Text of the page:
At 54, Mary Kocy set out to do something new. She learned to water-ski — not just for fun but for a good cause.
A year later, Kocy recently whizzed around Manhattan under the watchful eyes of fans who had pledged to donate dollars toward helping veterans with traumatic brain injuries and post-traumatic stress disorder.
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"I have a little over 250 thank-you notes to write, and the number keeps growing," Kocy says. "We're still discovering donors who are new to us, and this is extremely gratifying."
The more than $27,000 raised so far will go toward a veterans' pilot study at NYU Langone Medical Center's Rusk Institute of Rehabilitation Medicine.
"In Iraq and Afghanistan, our servicemen and women are being exposed to improvised explosive devices," sustaining neurological and psychological impairments, says Steven Flanagan, M.D., chairman of the institute, which is overseeing the research.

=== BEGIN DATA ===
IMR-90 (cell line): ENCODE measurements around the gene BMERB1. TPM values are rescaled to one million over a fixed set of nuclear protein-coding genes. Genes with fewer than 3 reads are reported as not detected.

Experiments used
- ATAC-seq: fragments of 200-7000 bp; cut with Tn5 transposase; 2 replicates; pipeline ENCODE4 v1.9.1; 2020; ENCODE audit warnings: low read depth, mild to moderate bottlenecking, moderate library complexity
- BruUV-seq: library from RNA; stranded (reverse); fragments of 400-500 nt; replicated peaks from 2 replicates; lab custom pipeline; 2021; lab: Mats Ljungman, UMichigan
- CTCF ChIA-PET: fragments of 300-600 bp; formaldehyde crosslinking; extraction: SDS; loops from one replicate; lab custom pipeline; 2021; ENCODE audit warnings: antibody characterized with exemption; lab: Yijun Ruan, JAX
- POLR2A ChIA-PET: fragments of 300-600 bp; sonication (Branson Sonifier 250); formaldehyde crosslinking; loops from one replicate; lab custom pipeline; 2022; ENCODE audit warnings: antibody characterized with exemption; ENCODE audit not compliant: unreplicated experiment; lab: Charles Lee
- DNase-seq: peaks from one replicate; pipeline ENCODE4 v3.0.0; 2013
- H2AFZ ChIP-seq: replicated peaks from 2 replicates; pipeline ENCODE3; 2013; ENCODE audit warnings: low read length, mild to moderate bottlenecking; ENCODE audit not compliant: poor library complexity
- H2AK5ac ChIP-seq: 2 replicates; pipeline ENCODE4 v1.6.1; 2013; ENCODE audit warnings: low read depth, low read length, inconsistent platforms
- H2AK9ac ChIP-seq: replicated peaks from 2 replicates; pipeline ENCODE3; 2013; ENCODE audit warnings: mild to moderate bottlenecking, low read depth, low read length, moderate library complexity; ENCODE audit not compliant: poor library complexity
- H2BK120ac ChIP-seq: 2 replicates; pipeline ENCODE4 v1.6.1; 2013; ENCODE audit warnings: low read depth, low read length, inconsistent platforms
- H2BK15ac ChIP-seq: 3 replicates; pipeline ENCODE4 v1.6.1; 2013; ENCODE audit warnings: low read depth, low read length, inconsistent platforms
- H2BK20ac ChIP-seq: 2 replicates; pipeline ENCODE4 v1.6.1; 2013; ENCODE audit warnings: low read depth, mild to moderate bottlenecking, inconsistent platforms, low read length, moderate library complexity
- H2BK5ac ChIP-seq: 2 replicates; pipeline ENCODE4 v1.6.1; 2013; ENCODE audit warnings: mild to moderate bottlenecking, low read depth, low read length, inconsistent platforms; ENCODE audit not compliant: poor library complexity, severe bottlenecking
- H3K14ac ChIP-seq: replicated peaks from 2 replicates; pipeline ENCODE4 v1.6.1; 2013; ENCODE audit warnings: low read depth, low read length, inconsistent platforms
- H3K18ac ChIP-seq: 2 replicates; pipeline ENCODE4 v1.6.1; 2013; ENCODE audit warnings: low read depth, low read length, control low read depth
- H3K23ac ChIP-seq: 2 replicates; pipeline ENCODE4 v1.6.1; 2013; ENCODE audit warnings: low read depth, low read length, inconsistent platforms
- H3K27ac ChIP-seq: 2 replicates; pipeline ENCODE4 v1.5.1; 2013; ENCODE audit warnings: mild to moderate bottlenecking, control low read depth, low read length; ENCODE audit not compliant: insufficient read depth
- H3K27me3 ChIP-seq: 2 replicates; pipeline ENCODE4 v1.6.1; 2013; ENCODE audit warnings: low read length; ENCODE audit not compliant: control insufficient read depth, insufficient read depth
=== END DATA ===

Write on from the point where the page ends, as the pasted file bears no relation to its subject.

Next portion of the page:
Veterans in the study will undergo MRI scans in an attempt to distinguish between traumatic brain injury and post-traumatic stress disorder — both of which cause similar symptoms. This may lead to additional research and eventually new treatments that would harness the brain's natural ability to heal, Flanagan says, rather than just managing the symptoms.
If enough funding is secured, a second study will address veterans' vocational needs, helping them transition more smoothly into civilian jobs, Kocy says.
Now 55, Kocy is CEO of Rusk Renovations, which remodels Manhattan residences and employs about 40 workers. Her husband, John Rusk (no relation to the rehab institute), 49, founded the company 25 years ago and serves as president.
When Kocy envisioned the water-skiing endeavor as a fundraiser, her husband teamed up with her to help her practice, piloting a 60-horsepower boat. Channeling her nervous energy into good use, Kocy water-skied two or three times a week on the Hudson River in the summer.
Next: Building momentum. >>